Howlin backs public pay increments


Minister for Public Expenditure Brendan Howlin has defended the payment of increments to public servants on the grounds that there are fairer ways of controlling public pay.

Mr Howlin, speaking this morning, questioned why these payments had become the subject of public debate.

"If you pick the issue of [public service] pay, would you pick increments?" he asked.

He said that half of all increments were paid to those on clerical office grades earning an average of €22,000 per annum.

The Minister said that by stopping increments the Government would be "freezing the pay of the lowest while others on higher pay who have already received increments would remain untouched.

"In truth there are fairer ways of ensuring that we control the cost of public pay," he said.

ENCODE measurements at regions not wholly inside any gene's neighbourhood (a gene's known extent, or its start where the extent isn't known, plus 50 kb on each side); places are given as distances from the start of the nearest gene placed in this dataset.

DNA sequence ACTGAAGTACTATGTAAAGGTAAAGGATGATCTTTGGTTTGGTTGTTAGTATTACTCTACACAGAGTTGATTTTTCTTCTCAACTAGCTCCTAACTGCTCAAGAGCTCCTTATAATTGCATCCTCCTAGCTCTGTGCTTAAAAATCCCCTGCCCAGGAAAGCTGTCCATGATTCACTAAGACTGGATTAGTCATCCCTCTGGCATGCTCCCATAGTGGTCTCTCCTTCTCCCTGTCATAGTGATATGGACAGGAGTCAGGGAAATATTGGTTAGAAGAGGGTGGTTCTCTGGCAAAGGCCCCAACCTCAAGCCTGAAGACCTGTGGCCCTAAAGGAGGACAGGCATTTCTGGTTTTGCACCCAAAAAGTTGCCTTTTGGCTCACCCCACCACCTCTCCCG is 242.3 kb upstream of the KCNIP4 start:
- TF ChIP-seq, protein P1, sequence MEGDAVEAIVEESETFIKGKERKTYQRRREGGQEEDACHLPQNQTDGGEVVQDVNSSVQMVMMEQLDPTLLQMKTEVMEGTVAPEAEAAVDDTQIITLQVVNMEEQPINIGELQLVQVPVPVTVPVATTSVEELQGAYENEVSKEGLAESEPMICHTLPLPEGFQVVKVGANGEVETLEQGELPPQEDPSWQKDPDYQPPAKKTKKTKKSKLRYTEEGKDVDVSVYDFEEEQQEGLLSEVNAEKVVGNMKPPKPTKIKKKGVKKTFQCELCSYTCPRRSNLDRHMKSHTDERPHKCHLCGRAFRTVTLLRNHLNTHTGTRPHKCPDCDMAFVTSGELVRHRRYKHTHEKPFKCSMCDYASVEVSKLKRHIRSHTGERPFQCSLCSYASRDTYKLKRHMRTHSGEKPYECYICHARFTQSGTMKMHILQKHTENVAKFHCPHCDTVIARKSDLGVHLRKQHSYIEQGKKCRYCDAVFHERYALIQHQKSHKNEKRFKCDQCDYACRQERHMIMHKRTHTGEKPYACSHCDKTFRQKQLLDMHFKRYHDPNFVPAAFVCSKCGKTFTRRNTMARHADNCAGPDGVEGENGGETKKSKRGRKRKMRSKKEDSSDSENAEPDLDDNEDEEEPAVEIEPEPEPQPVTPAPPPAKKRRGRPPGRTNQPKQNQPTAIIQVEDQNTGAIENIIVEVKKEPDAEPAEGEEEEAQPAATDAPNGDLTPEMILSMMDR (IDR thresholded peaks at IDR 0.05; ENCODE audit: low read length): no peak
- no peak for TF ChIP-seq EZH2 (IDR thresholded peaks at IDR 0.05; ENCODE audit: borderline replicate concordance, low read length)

Mr Howlin's defence contradicts the argument put forward by former Labour senior official Fergus Finlay last October that public service increments should be frozen, saving the Exchequer €300 million this year.

Mr Finlay's views have gained a considerable amount of traction since being published in his Irish Examiner column last November and have won support from political parties and prominent commentators.

Separately, Mr Howlin expressed strong support the Croke Park agreement with public sector workers, which he described as an "extraordinary instrument" in bringing about radical reform".

Mr Howlin said the country faced a very challenging year. He said that was evidenced by the health services plan published this week and the significant exit that would occur from the public service between now and the end of February.

"We have to make sure that frontline services are protected. All of that is facilitated by Croke Park."

Asked was he in favour of it being revised, he said it was an "organic instrument" and that he was in constant contact with both sides.

Mr Howlin was speaking at a joint press conference with Minister for the Environment Phil Hogan, where they unveiled "Green Tender", the Government's action plan on green procurement.

Over time, suppliers of goods and services to the State will be required to ensure they reach certain environmental and sustainable standards.